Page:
Changes in the use of eponyms and toponyms to name diseases

Christina Kazzi, Sarah White, Mark Butlin

    Research output: Contribution to conferenceAbstract


    Medical terminology is dynamic and continuously changing over time. Many diseases are named after people (eponyms) and places (toponyms). However, the use of eponyms and toponyms has received considerable criticism. The World Health Organisation has discouraged the use of eponyms and toponyms in favour of naming diseases using pathology or descriptive terms. Whilst some people may adopt new nomenclature for diseases with existing eponyms or toponyms, the rate at which change occurs across the community has not been studied. This study investigates whether eponyms and toponyms are being discarded for medically-descriptive terms and if this rate of change is influenced by the offensive nature of the disease name. Twenty-two eponymous and toponymous diseases were paired with their medically-descriptive synonym(s) and placed into two groups: neutral and problematic. Names are deemed problematic if their namesakes are associated with Nazi crimes, or if they are toponyms, which can stigmatise particular populations. Disease names were searched using the Google books n-gram viewer, which depicts the frequency of the search name in the English language corpus. The frequency of an eponym or toponym was divided by the frequencies of all the names of the specified disease. This proportion statistic was calculated for all years from the disease’s first mention to 2008, which is when the Google Books corpus data ends. The trend in the usage of each term was quantified by regression statistics. A majority of neutral eponymous terms were found to increase in usage, while a majority of the offensive eponyms and toponyms declined. Rate of change varied from 0.02% to 4.45% per year. Further studies are required to investigate whether the trends that have been discovered extends outside literature into everyday discourse.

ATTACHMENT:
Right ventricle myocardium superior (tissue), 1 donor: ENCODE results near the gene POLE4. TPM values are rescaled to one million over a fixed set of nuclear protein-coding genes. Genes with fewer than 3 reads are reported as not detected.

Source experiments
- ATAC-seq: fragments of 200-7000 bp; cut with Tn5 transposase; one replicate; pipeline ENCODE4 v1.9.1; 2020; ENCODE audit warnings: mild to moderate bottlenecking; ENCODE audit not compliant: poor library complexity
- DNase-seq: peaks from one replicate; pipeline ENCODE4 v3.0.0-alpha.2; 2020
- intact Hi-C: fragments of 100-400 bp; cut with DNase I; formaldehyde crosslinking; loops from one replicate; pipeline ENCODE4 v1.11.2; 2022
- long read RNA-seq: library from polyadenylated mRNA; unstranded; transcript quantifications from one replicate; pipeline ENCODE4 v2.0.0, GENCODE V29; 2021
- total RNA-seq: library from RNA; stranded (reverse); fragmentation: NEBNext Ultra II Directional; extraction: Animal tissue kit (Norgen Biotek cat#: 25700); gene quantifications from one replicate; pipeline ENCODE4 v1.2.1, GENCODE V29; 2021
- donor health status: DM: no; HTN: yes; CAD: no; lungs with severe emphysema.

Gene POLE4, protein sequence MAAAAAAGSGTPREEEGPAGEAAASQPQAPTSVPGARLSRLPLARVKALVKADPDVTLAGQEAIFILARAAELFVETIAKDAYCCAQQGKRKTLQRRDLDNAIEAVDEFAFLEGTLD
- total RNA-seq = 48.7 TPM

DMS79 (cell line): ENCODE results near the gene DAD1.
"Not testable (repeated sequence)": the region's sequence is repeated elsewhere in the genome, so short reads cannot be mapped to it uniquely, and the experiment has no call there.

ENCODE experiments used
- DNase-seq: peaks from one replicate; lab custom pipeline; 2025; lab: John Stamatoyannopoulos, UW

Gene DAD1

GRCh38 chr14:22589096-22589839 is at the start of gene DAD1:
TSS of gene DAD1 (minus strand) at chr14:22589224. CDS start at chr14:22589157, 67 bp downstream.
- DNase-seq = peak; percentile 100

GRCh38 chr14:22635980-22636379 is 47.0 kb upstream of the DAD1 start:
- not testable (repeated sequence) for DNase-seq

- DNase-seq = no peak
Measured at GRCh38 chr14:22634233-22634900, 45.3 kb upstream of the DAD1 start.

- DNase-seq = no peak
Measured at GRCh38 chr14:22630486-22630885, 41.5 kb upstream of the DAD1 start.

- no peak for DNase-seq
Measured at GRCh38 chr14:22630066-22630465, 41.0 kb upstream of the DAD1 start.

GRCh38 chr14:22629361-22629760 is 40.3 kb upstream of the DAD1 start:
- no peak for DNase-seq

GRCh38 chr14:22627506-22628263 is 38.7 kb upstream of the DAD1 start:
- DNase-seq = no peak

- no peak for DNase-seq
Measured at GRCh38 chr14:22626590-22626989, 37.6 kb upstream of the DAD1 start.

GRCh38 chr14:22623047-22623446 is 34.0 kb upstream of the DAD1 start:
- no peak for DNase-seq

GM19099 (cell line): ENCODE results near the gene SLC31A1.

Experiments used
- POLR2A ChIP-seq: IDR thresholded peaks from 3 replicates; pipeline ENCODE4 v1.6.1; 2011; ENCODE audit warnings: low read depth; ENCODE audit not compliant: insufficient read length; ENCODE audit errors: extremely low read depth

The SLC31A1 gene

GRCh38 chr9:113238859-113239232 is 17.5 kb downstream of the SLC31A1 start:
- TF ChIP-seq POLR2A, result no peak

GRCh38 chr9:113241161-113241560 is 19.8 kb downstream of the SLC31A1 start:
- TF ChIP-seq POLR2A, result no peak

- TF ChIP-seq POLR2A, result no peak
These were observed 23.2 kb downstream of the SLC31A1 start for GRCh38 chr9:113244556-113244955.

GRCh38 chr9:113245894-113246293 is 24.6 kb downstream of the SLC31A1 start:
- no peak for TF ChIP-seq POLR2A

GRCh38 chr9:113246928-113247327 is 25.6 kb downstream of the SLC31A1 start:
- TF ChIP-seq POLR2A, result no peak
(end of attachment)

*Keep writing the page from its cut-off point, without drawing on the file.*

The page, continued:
Original languageEnglish
    Publication statusPublished - 24 Apr 2018
    EventMACQUARIE – FUDAN 5th Reciprocal Workshop: Medical Terms and their Contexts of Use - Macquarie University, Sydney, Australia
    Duration: 23 Apr 201824 Apr 2018


    WorkshopMACQUARIE – FUDAN 5th Reciprocal Workshop: Medical Terms and their Contexts of Use


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